Fishing for Compliments at San Diego Bay Wine & Food Festival

Ocean-to-Table Wine Pairing Luncheon features an impressive roster of chefs

By Wendy Lemlin

Something’s fishy at the 12th annual San Diego Bay Wine & Food Festival this year—- and that’s a good thing!

The abundance of delectable seafood found in our local waters will be the inspiration for a 5 course wine pairing luncheon held at The Marine Room, La Jolla’s iconic oceanfront restaurant, on Wednesday, November 18, from 11:30 AM – 2:30 PM.  Hosted by Executive Chef Bernard Guillas, the exclusive luncheon will feature the formidable talents of a cadre of local celebrity chefs known for their creativity and passionate respect for the sea’s bounty.

Chef Bernard Guillas

Chef Bernard Guillas

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Bracero Brings It!

by Wendy Lemlin

sign

After months of delays, and about a year of anticipation, Bracero Cocina de Raiz finally opened in mid July. The first restaurant in San Diego proper by Baja mega celeb chef Javier Plascencia (Romesco in Bonita, Mision 19 and Erizo in Tijuana, and Finca Altozano in the Valle de Guadalupe) and partner Luis Peña, opened its Little Italy doors to much foodie-world buzz and advance reservations booked several months out.

Was it worth the wait? In a word, yes!

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Bravo for Zarco

By Wendy Lemlin

zarco

I’d be willing to wager that for most of you reading this, downtown Chula Vista is not the first place you’d think of—or at all— when deciding where to go for a fantastic dinner and amazing wine selection. Yeah, me neither—that is, until my recent visit to Zarco, Cocina De Baja, in the heart of Chula Vista’s 3rd Avenue shopping district. There, among shops whose windows display the most colorful of flouncy quinceanera dresses, Chef Flor Franco has converted the commercial kitchen of her highly successful Indulge Contemporary Catering company into a first rate showcase for her take on the much acclaimed cuisine and wines of Baja California. Continue reading

Welcome to Borderlines

   

by Wendy Lemlin

A border can be anywhere. It can be a fence between countries or an intersection that defines a neighborhood. A border can flavor a cuisine and enliven a culture. It can have a recognizable soundtrack or certain design aesthetic. A border can be a physical demarcation or merely a state of mind.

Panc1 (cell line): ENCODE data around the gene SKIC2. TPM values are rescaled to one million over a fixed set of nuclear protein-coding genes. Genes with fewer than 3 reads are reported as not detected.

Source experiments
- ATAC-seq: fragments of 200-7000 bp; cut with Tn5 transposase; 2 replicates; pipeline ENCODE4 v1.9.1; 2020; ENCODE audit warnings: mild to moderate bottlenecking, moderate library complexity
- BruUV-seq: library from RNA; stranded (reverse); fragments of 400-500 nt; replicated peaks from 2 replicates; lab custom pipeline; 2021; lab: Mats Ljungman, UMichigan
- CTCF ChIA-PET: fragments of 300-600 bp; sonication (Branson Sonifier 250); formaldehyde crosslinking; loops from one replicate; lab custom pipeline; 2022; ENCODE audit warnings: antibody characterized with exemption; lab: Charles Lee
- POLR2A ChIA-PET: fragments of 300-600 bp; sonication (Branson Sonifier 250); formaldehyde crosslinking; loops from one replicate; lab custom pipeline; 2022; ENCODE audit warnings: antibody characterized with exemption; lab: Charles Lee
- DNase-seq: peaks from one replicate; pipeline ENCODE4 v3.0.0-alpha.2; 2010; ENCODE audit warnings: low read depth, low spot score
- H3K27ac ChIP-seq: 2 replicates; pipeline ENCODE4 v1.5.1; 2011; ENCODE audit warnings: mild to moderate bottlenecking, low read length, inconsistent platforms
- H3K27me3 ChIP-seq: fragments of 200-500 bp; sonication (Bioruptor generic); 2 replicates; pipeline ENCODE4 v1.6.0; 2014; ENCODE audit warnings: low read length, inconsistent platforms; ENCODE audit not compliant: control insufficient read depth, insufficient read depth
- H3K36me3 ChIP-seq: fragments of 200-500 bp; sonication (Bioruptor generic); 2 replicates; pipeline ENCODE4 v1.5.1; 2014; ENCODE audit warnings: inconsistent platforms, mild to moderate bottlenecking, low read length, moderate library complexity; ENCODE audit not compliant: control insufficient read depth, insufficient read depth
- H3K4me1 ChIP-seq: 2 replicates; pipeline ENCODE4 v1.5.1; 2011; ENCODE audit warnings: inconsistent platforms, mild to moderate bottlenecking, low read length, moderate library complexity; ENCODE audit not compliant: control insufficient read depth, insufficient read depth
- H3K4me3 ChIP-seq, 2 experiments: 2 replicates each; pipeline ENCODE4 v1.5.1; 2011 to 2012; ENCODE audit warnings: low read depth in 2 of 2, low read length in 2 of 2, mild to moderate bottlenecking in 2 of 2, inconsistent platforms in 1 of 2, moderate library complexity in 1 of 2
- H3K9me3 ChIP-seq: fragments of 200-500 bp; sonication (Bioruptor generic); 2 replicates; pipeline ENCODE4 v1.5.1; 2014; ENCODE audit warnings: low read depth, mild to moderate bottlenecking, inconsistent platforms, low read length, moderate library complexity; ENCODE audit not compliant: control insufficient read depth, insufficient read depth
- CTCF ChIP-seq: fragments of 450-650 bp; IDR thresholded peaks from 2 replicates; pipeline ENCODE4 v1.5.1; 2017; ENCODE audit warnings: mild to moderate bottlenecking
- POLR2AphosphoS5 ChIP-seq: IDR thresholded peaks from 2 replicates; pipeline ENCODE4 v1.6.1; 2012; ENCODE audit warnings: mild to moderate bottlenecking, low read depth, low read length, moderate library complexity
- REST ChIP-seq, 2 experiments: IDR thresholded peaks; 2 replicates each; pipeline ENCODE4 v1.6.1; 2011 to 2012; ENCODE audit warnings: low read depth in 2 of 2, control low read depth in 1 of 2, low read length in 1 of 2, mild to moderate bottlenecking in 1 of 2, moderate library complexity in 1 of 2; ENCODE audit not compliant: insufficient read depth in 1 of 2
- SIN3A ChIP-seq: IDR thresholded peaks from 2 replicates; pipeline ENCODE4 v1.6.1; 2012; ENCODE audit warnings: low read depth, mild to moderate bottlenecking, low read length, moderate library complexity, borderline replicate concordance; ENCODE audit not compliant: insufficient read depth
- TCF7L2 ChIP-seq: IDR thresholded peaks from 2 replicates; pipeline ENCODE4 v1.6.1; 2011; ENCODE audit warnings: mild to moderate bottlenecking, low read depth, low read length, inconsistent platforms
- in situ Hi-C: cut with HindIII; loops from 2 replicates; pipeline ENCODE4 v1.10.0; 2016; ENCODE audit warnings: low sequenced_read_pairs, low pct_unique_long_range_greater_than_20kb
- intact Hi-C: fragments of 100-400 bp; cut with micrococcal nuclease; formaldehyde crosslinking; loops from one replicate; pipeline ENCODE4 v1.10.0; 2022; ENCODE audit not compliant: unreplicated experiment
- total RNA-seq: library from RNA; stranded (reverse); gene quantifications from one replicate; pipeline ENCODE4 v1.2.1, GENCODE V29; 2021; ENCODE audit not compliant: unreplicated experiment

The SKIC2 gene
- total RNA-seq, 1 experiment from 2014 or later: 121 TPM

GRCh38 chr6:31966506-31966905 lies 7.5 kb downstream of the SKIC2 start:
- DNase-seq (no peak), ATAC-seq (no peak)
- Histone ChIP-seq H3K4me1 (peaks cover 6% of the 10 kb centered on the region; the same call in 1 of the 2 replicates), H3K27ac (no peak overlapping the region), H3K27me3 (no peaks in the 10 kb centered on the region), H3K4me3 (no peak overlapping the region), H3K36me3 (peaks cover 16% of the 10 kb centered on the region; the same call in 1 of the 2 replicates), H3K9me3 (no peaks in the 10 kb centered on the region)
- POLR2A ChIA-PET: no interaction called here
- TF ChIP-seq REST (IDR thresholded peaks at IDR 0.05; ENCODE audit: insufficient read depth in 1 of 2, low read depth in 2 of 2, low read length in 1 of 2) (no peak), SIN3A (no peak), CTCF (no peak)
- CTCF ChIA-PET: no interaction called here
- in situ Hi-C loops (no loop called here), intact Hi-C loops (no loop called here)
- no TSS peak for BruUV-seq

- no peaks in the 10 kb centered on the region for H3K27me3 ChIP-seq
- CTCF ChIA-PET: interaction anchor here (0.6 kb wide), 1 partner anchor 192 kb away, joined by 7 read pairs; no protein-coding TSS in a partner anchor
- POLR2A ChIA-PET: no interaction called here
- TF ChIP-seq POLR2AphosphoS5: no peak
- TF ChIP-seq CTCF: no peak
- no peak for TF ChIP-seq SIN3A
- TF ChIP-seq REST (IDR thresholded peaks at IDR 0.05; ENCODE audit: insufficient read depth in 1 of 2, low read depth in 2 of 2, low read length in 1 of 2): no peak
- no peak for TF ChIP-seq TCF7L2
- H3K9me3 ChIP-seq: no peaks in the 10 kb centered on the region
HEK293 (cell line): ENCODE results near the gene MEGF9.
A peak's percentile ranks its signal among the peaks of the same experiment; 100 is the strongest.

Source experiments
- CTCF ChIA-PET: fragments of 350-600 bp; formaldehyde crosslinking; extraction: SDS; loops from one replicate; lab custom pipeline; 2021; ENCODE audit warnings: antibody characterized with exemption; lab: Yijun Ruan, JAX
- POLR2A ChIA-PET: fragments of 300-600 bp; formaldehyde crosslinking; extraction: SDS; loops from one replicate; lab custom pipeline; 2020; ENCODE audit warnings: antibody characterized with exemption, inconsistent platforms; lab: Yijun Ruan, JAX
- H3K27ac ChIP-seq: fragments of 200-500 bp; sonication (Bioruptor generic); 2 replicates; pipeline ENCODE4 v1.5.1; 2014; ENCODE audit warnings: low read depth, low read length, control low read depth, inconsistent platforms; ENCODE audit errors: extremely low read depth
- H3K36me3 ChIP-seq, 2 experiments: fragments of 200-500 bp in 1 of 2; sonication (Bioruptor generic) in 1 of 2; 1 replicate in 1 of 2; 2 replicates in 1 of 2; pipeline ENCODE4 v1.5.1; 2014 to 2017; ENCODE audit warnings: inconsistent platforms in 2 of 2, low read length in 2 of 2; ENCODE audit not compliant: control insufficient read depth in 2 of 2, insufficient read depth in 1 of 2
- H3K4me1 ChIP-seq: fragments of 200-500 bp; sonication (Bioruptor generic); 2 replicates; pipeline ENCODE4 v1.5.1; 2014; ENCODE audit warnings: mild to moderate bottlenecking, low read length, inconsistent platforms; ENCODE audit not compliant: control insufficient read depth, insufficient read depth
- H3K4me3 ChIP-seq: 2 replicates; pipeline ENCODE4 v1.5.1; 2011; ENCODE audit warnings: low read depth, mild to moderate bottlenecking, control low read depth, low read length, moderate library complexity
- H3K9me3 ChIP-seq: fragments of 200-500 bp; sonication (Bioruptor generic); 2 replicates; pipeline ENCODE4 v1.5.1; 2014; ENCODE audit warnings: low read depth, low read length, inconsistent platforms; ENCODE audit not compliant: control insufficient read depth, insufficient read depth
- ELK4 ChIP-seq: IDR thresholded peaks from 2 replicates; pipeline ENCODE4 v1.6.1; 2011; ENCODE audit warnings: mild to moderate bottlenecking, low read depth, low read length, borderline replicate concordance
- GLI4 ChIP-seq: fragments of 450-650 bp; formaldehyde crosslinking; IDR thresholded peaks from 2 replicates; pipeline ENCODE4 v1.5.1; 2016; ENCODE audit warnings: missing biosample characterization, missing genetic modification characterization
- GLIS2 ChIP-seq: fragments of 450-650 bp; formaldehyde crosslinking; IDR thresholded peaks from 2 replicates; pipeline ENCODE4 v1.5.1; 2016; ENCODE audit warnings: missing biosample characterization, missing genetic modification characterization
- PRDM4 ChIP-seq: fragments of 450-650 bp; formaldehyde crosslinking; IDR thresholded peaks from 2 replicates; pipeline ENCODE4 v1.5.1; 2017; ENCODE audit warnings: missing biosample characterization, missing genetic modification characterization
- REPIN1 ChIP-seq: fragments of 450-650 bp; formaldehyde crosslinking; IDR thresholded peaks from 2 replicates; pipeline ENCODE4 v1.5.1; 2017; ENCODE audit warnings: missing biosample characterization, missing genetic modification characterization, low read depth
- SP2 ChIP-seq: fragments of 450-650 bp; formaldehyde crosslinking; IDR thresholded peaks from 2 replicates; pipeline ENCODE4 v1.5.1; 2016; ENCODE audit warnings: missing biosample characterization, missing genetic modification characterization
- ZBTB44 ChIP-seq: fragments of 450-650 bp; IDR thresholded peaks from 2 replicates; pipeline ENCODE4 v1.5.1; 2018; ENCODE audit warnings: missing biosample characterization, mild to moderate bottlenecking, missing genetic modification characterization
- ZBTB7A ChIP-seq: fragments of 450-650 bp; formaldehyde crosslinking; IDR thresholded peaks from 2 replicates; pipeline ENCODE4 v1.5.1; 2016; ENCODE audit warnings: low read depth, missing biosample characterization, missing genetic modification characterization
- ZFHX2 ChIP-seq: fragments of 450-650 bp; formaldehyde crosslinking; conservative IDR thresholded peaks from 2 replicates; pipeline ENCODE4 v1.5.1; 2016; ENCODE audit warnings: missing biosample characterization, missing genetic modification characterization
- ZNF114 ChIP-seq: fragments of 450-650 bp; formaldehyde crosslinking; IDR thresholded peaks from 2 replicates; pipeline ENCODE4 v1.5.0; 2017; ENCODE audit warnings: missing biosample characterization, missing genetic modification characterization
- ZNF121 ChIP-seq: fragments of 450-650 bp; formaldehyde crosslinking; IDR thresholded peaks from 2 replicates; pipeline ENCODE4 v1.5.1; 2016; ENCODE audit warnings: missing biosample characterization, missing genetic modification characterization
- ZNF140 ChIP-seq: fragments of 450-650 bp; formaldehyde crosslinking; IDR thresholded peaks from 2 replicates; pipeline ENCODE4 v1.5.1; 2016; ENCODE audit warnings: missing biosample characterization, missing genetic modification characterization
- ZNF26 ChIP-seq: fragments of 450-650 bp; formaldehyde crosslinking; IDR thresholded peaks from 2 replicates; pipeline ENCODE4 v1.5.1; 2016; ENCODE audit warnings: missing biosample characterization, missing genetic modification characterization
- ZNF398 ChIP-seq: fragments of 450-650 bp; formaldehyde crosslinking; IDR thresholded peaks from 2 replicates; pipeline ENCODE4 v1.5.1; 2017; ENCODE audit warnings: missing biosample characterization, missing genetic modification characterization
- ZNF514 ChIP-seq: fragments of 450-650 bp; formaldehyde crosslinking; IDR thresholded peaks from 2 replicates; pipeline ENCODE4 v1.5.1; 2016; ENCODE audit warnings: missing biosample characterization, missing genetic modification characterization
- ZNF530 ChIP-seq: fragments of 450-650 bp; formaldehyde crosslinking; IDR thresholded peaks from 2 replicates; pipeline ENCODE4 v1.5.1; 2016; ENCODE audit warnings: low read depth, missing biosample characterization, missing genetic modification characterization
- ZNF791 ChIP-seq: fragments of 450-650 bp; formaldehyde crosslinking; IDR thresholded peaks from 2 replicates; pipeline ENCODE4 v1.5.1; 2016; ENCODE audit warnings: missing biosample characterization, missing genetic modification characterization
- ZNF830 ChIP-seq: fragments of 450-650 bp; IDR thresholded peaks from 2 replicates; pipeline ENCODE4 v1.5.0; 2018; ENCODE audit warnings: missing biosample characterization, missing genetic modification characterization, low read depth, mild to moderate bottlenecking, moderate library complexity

The best borders are porous, engendering understanding and cross pollination of ideas and customs, but even when they are not, when walls separate and visas restrict, the crossing over or through becomes all the more exciting,

I live in San Diego, CA, about a 15 minute drive from the US/Mexico border in Baja California, a border which I cross often. I love that I can be in another country— with customs, cuisine, language, and lifestyle often so different from my own—in less time than it takes for me to drive to the northern or eastern reaches of San Diego county, which also are borders in and of themselves.

For as long as I can remember, I’ve been afflicted with an active case of wanderlust.  Whether traveling to the far-flung corners of the globe, or the near-flung corners of my county, I constantly seek out unique experiences—geographical, cultural and culinary.  I’m fortunate to have the great pleasure of writing about these places and times in hopes of inspiring others to cross their borders and enjoy the world as well.

When I was a child, I was the pickiest of eaters.  Not any more! I love food that is creative, healthy, and often decadent. I devour with my senses. I’m enamored with aromas, titillated by tastes, and excited by the sight of a beautifully prepared dish or a perfect piece of produce.  International cuisines and regional specialties  inspire my wanderlust.

Machneyuda spices

I’m an almost-vegetarian–I don’t eat mammals—so, you won’t be reading any reviews of meat dishes on this blog. But, having grown up in the seaport of New Bedford, MA, I will probably never stop eating seafood, and on my yearly visits “back home” I have a list of the “must eats” that are always a part of every trip there and that I enthusiastically splurge on: North Atlantic lobster roll, mixed with just a hint of mayonnaise served in a toasted, buttered hot dog bun; Maine steamer clams, dunked in their own broth and melted butter; New England clam chowder whose broth is thickened only with the cream and slivers of potato; seared scallops fresh from a New Bedford ship, golden fried whole belly clams; and broiled scrod, minimally seasoned and moistly flaky. I have never tasted fresh corn on the cob anywhere else in the world that can compare to the ears of Silver Queen or Butter and Sugar eaten barely steamed within a few hours of having been picked on a Massachusetts South Coast farm in August.  Yes, my cholesterol is about 1000 when I come back to San Diego, but do I care? No!  And am I salivating now as I write this, happily anticipating the meals I will have there in about a month? You betcha!

As a food writer, of course I’m opinionated about my dining experience, what’s on my plate, and ultimately, in my mouth. I’m not impressed by pretention.  Except for my sugar addiction—don’t even get me started on chocolate or pastries—-and my occasional “vacation lapses”, I’m a strong proponent of healthful, whole food eating, and I see no reason to eat processed food at bad restaurants–or even, “just okay” ones, when there is so much incredible creativity out there. If an eatery considers iceberg lettuce to be the main attraction in a “garden salad”, I pretty much know I’m not going to like anything else they serve me..  That is, except for the little Greek pizza place in my hometown that coincidentally makes the best fried clams around.